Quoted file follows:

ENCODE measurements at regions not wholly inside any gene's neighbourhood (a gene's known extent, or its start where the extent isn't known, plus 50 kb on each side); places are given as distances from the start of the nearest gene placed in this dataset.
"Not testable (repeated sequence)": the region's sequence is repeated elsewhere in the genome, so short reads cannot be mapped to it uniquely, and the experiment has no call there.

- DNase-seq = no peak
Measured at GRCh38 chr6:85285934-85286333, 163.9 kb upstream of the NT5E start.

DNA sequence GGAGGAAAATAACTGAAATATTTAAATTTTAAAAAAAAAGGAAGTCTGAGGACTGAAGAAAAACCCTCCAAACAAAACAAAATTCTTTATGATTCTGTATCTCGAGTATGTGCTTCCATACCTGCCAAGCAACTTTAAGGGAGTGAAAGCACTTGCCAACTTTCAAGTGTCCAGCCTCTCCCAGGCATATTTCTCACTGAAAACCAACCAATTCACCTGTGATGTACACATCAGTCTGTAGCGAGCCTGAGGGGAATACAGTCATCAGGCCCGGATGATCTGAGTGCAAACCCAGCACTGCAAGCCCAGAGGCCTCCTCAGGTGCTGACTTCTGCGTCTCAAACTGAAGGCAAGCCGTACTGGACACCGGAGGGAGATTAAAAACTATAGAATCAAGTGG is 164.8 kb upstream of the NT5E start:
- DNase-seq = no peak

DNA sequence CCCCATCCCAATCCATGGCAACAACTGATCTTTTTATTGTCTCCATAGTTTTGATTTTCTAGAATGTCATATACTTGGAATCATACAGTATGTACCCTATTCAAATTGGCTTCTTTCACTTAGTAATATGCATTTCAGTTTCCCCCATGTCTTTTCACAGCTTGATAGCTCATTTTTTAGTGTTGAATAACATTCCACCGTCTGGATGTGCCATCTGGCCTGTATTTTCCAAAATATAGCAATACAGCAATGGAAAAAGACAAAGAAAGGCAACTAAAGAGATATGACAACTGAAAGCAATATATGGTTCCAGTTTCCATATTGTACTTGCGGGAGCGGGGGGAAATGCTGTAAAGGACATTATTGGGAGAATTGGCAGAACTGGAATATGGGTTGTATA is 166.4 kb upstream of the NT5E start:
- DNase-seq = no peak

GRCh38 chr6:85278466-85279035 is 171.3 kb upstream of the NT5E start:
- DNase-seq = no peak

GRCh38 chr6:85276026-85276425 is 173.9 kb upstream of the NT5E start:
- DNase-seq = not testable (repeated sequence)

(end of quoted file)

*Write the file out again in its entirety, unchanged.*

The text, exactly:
ENCODE measurements at regions not wholly inside any gene's neighbourhood (a gene's known extent, or its start where the extent isn't known, plus 50 kb on each side); places are given as distances from the start of the nearest gene placed in this dataset.
"Not testable (repeated sequence)": the region's sequence is repeated elsewhere in the genome, so short reads cannot be mapped to it uniquely, and the experiment has no call there.

- DNase-seq = no peak
Measured at GRCh38 chr6:85285934-85286333, 163.9 kb upstream of the NT5E start.

DNA sequence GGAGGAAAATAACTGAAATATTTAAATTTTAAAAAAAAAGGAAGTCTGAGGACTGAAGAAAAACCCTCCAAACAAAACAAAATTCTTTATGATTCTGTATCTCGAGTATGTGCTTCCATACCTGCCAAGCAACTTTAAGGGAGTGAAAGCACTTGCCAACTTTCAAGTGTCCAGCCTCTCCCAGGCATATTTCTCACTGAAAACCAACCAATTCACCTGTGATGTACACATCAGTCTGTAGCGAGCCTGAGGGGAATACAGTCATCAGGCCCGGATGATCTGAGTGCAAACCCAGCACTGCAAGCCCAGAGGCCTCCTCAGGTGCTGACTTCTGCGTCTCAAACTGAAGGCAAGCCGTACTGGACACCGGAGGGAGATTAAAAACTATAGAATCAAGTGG is 164.8 kb upstream of the NT5E start:
- DNase-seq = no peak

DNA sequence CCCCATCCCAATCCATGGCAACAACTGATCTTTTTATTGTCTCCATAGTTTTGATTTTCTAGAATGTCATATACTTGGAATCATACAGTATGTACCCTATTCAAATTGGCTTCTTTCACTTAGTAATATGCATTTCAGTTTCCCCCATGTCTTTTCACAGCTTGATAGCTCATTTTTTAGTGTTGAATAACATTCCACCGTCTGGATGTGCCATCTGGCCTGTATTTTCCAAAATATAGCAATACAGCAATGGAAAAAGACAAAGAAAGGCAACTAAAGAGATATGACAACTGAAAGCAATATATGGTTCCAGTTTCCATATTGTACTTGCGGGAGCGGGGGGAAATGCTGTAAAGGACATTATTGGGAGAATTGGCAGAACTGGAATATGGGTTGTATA is 166.4 kb upstream of the NT5E start:
- DNase-seq = no peak

GRCh38 chr6:85278466-85279035 is 171.3 kb upstream of the NT5E start:
- DNase-seq = no peak

GRCh38 chr6:85276026-85276425 is 173.9 kb upstream of the NT5E start:
- DNase-seq = not testable (repeated sequence)